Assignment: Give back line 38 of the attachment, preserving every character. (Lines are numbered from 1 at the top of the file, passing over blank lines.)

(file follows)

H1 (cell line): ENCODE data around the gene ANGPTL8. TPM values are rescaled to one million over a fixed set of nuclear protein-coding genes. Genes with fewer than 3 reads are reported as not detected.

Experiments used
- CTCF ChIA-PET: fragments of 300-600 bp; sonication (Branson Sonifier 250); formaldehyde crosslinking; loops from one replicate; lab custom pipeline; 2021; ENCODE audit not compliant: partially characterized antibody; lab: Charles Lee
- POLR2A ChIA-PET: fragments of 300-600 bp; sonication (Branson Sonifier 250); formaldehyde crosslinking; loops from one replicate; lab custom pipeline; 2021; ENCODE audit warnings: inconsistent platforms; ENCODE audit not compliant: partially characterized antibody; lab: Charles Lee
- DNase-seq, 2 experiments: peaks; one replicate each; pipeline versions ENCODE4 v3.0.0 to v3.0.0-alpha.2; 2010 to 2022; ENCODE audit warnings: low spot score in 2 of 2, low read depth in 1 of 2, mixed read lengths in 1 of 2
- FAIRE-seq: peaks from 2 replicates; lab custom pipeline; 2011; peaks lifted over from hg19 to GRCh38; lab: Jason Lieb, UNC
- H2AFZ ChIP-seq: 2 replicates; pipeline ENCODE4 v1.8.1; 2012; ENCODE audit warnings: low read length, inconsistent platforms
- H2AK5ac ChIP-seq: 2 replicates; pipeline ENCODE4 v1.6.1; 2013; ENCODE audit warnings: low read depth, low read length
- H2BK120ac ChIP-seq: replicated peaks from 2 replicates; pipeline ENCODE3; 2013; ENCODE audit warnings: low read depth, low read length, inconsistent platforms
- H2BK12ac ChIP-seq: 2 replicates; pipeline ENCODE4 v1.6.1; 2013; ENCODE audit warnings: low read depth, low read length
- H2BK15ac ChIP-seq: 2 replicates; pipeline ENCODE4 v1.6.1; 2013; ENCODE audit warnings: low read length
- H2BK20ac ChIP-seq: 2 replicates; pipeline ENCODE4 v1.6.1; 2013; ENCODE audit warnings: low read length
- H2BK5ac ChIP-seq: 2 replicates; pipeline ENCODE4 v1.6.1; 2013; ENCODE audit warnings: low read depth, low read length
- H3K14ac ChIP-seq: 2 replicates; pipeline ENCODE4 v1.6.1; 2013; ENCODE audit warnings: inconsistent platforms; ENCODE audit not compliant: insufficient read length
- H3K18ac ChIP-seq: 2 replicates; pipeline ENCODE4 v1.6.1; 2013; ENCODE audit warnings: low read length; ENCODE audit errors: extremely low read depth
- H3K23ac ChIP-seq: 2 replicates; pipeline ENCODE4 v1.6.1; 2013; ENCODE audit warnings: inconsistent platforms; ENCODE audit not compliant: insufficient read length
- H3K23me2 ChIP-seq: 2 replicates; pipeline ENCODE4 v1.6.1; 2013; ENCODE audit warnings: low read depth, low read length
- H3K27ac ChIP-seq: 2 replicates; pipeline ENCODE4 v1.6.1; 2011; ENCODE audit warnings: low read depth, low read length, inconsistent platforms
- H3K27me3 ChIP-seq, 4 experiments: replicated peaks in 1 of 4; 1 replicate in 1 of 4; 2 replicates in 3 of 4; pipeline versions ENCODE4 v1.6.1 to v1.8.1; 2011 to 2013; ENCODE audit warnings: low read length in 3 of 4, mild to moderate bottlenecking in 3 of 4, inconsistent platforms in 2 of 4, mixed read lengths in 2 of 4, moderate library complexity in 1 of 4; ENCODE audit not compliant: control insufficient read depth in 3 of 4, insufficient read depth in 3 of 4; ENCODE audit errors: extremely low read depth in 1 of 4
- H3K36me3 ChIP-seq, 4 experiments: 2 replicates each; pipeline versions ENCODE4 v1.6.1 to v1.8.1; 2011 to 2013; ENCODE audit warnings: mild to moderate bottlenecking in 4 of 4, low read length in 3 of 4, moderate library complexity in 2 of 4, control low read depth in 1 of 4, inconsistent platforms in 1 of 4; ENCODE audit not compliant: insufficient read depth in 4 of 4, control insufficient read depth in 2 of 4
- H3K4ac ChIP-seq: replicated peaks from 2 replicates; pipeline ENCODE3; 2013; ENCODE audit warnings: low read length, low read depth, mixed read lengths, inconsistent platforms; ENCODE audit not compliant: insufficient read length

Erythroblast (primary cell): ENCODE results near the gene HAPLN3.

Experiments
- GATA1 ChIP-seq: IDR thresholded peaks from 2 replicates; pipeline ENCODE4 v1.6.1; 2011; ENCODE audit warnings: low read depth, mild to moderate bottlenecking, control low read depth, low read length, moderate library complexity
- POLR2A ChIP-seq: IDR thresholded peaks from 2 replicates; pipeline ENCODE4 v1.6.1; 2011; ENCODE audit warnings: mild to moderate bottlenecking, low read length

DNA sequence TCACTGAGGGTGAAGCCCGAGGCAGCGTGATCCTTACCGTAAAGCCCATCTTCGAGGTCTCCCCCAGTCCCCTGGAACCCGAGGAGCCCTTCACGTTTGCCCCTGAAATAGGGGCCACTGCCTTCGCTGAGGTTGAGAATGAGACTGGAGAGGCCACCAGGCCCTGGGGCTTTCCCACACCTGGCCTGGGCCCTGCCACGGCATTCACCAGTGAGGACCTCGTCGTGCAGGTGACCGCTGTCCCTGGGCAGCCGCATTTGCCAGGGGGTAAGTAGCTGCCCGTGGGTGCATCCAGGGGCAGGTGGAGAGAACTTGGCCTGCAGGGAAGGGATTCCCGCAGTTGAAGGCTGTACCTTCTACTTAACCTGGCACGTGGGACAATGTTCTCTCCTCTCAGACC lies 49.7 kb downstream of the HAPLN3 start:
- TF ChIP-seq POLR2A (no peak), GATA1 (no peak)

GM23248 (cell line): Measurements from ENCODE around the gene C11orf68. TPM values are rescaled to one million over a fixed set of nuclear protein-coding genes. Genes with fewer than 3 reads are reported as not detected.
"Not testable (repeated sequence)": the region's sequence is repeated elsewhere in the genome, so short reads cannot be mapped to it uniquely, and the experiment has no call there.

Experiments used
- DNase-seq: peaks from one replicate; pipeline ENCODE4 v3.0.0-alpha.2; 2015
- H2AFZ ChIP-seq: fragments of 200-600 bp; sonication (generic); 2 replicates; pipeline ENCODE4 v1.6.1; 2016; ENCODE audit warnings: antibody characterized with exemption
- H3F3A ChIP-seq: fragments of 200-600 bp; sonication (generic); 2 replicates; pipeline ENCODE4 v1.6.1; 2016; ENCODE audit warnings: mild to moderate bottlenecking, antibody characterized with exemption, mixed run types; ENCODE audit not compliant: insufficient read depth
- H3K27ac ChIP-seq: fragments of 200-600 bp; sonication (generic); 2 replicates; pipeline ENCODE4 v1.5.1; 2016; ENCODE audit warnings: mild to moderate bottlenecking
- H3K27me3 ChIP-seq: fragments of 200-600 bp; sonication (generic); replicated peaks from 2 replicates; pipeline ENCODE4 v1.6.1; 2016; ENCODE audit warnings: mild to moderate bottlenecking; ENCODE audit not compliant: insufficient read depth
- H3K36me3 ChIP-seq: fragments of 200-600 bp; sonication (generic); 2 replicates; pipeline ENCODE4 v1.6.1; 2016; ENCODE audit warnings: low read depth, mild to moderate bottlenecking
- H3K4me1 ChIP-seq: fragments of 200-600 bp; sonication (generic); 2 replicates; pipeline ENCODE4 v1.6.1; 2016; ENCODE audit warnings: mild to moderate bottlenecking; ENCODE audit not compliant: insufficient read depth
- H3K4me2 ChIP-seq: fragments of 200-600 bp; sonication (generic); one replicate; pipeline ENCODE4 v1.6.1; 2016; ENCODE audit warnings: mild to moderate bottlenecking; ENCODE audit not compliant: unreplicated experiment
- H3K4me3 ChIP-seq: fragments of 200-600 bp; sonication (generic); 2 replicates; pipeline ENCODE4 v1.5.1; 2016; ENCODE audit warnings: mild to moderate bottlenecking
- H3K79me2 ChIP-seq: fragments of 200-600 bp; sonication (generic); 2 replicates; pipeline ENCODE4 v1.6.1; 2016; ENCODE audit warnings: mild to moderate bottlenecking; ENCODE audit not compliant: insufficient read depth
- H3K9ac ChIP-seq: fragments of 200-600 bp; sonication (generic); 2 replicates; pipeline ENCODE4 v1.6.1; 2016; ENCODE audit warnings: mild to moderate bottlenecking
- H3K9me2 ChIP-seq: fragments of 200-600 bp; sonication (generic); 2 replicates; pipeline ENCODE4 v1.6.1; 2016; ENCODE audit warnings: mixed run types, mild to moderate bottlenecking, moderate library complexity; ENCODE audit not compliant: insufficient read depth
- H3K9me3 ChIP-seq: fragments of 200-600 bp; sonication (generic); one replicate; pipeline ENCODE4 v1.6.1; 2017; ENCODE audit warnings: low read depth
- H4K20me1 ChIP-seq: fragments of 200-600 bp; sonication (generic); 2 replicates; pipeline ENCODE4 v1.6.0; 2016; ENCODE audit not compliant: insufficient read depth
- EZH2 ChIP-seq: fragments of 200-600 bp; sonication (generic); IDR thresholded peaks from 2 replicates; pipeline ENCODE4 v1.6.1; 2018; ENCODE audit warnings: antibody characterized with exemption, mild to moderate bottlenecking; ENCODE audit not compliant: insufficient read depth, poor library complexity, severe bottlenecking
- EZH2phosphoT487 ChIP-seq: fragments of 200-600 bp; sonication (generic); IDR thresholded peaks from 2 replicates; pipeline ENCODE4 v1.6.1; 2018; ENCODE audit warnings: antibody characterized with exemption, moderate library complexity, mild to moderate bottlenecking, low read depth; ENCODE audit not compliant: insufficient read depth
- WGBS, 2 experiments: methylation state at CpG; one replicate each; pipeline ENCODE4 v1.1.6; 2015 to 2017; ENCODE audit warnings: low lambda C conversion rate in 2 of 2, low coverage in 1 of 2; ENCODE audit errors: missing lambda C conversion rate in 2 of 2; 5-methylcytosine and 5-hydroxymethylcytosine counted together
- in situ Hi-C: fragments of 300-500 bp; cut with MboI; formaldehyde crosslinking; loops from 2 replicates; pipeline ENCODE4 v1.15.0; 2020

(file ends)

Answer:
- H3K4me2 ChIP-seq: fragments of 200-600 bp; sonication (generic); one replicate; pipeline ENCODE4 v1.6.1; 2016; ENCODE audit warnings: mild to moderate bottlenecking; ENCODE audit not compliant: unreplicated experiment